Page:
property owner is entitled to the deposited funds.
Id.; see also City of Philadelphia v. Merz,
28 Pa. Super. 227, 228 (1905) (citation omitted). Second,
after a claim is filed, a property owner may serve the
municipality with a notice to issue a writ of scire
facias. If the municipality does not commence scire
facias proceedings within fifteen days after receiving
the notice, its lien is voidable and the property owner may
move to strike it. 53 Pa. Stat. Ann. § 7184.
City distributes natural gas to its residents through
Philadelphia Gas Works (PGW or, for the sake of variety, the
utility), a public utility owned by the City. As a "city
natural gas distribution operation," PGW is
"entitled to . . . assess . . . and file as liens of
record [municipal] claims for unpaid natural gas distribution
service" under the Lien Law. 66 Pa. Cons. Stat. §
cornerstone of PGW's lien operations is the "Lien
Management System" (the System), which relies on
computers to automatically file real-estate liens. The System
scans PGW's billing database for accounts that, according
to the utility's criteria, are "lien eligible."
At least seven different criteria- termed "lien
models"-may apply based on whether a property is
commercial or residential, among other factors. A property
will become lien eligible when it accumulates a large enough
arrearage and has been delinquent for a long enough time,
with "large enough" and "long enough"
varying based on which model applies. For example, a typical
residential account becomes lien eligible "once an
arrearage reaches $300 and more than 91 days have elapsed
since the last payment was made." Augustin v. City
of Philadelphia, 2017 WL 56211, at *3 (E.D. Pa. Jan. 5,
theory, once the System identifies an account as lien
eligible, a pre-filing notification letter is sent to the
property owner. Pre-filing notices do not contain much
information. Pennsylvania's Public Utility Code prohibits
PGW from disclosing certain confidential information, and the
utility generally refuses to tell landlords either the
identity of the tenant whose delinquency led to the lien or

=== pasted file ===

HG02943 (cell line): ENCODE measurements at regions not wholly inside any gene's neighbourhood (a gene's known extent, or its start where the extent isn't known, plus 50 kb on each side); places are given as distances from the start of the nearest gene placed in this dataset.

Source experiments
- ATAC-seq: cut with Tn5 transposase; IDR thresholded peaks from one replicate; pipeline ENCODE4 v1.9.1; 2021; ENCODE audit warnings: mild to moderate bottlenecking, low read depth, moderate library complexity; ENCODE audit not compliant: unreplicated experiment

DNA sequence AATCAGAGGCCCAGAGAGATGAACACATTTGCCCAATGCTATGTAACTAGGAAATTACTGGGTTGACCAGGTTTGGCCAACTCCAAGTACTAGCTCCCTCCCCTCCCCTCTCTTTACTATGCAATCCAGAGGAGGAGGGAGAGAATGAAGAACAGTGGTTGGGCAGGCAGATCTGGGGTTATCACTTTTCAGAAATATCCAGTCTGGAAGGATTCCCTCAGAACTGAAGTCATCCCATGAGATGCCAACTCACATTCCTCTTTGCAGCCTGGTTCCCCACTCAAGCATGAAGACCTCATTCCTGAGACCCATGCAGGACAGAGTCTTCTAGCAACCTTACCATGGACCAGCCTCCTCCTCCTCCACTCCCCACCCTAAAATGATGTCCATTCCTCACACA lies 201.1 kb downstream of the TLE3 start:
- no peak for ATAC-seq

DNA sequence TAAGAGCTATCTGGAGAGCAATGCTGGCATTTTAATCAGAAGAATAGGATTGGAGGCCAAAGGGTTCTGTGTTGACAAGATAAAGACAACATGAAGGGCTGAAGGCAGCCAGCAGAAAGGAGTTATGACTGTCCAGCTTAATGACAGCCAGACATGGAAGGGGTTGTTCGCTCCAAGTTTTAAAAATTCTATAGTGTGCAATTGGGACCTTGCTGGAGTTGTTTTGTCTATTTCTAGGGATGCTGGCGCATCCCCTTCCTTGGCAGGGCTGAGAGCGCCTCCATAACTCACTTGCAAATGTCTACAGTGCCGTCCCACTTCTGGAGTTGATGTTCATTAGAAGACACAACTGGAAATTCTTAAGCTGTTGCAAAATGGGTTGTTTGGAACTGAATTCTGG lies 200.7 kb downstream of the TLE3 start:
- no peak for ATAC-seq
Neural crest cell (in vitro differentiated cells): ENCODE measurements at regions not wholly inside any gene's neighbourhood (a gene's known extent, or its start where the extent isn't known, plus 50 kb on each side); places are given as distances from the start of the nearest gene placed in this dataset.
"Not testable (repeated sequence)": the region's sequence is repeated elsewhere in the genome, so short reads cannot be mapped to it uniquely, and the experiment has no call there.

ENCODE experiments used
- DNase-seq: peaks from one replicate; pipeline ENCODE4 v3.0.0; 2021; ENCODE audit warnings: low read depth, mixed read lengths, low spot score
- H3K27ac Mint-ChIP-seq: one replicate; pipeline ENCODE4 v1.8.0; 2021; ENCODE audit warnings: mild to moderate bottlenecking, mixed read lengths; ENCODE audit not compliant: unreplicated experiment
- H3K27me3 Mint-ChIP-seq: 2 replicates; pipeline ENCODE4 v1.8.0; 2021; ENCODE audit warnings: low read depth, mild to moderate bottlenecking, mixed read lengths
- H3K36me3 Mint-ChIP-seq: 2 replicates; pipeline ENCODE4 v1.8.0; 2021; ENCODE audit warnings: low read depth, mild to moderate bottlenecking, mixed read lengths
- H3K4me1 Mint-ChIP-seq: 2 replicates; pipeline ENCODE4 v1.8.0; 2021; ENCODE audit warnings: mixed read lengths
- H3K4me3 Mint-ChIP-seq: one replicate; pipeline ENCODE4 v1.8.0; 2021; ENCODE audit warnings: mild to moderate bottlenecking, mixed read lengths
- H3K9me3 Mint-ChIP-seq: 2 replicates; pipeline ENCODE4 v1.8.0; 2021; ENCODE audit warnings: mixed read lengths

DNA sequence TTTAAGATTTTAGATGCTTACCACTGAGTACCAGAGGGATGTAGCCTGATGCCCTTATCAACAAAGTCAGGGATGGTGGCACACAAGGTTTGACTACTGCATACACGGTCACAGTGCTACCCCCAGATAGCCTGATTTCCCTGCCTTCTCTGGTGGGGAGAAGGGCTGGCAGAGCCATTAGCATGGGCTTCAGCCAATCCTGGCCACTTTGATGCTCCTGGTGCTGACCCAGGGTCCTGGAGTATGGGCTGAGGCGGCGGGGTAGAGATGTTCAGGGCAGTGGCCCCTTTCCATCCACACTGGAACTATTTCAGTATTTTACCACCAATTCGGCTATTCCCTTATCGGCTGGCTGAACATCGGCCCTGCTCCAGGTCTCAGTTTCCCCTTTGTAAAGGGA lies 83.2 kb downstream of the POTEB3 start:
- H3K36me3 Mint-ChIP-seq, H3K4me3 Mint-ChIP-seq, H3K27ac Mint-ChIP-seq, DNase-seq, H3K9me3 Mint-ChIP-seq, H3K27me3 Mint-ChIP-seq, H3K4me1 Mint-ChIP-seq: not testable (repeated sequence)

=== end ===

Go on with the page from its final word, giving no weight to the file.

when the debt accrued. The notices in the record state only
the amount of money owed and a deadline for payment. Prior to
November 2012, pre-filing notices afforded property owners 11
days to pay; today they afford 30 days. If that time passes
without full payment, the System automatically files the lien
with the Prothonotary, who dockets it. The System then sends
a post-lien notice alerting the property owner that a lien
has in fact been recorded.
practice, however, the utility frequently interrupts the
System's otherwise-automatic process by making certain
manual adjustments. These adjustments are grouped into two
categories-"blockers" and "exceptions."
If the System encounters a blocker or an exception, it
won't send notice and file a lien on its own. In those
cases, notice and filing proceeds only if workers manually
override the adjustment.
procedures for addressing accounts that are subject to a
blocker or exception, but are otherwise lien eligible, do not
prevent arrearages from continuing to grow. Nor do they
prevent a delinquent customer from continuing to receive
service. Rather, they operate only to prevent the lien
securing the delinquency from being filed with the
Prothonotary. "Debt often accumulates over many
years" as delinquent customers continue to use gas.
Augustin, 2017 WL 56211, at *5. And unless they
"are specifically authorized . . . or are a third-party
designee on the account," landlords are not apprised of
those growing arrearages. Id.
blockers that play a significant role in this case are
"name mismatches" and "address
mismatches." If the name/address combination associated
with a gas account does not match the City's property tax
records, the System will not automatically file a lien on the
delinquent account. These "mismatch liens" often
arise when a tenant maintains her own gas-service account.
Nevertheless, at the time of the District Court's
decision "less than 50% of the mismatch liens on record
at PGW [were] attributable to a landlord-tenant
situation." Id. at *9. Thousands of mismatch
liens are filed every year, and "it is not uncommon for